Driving the undriven.

Fords virtual reality design centre.

Ford uses a specialized virtual reality station to generate virtual vehicle interiors and exteriors which reduces the need for physical prototypes.
Sketching a luxurious car interior that looks good on a screen is the easy part. But making sure actual human occupants will like it from the inside – that’s a much tougher task. How do you know whether the C pillars obscure the view out the back? Whether the radio is too far from the driver? Whether the cup holders are too low?

Drop a real person into a virtual car. Ford’s Cave Automated Virtual Environment – or CAVE – allows designers to do just that. Essentially, it’s a three-sided room with projectors throwing giant images on every wall and a car seat mounted like a throne in the middle. Don a pair of 3D glasses with motion-sensing trackers on them, and all three walls melt into glorious 3D automotive interior.

Although you can’t reach out and touch anything, a hyper-realistic computer rendering affords an excellent sense of sitting in a car that doesn’t exist anywhere but on a hard drive just yet. You can swoop your head down and inspect the stitching in the leather, turn around to see if the rear headrests block your view out the back, and even look in a virtual rear-view mirror to see if it affords the proper view.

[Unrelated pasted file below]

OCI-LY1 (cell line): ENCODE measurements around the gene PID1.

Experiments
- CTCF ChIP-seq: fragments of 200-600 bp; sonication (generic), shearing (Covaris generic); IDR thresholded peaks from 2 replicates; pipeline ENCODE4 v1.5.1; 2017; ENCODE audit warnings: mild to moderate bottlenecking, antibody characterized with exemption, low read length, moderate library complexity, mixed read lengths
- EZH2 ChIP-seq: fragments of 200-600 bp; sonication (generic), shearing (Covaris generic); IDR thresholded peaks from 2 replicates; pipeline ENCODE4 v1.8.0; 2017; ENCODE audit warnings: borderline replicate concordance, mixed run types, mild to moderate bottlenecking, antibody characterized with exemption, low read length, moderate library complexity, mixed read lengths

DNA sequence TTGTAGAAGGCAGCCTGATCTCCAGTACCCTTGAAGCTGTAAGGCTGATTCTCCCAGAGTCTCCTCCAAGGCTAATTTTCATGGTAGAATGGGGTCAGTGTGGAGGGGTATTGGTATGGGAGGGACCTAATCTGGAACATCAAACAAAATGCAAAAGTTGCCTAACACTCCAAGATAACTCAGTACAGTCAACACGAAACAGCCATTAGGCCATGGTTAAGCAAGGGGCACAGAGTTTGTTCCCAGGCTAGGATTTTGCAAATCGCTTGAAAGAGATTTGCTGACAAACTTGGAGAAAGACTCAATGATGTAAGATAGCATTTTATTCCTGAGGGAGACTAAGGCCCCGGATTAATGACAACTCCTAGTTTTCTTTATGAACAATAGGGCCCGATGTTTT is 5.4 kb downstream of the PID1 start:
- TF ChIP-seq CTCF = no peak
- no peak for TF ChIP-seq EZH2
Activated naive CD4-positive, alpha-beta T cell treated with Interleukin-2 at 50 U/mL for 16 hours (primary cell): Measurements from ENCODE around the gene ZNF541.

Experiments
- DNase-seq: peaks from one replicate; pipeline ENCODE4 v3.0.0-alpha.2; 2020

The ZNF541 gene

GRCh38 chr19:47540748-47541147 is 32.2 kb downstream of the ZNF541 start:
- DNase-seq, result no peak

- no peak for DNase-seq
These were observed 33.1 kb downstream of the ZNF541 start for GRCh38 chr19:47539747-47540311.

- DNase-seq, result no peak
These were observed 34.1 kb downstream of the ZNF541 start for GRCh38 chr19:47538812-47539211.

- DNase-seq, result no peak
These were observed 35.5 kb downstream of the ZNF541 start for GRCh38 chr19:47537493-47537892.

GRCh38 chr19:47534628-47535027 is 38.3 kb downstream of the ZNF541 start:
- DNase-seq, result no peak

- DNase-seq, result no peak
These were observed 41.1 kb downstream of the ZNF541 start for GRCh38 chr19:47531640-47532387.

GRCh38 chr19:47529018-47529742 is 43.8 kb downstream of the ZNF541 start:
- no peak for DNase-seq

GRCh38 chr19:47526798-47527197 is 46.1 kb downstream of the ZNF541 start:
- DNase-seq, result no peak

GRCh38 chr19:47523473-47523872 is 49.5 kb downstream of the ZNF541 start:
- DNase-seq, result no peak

A few steps away in the same lab, things get even more realistic with the Programmable Vehicle Model, which folds in physical parts of the vehicle into the experience – a working steering wheel, brake and gas pedals, shifter, and doors, just to name a few. To make the virtual world mesh with this physical counterparts, a driver dons a VR helmet with separate displays for the right and left eye, which generate a convincing stereoscopic effect. Although it blinds you to the environment around you, motion tracking sensors on the helmet and a pair of special gloves ensure that your motions within the cab coordinate exactly with the VR view.

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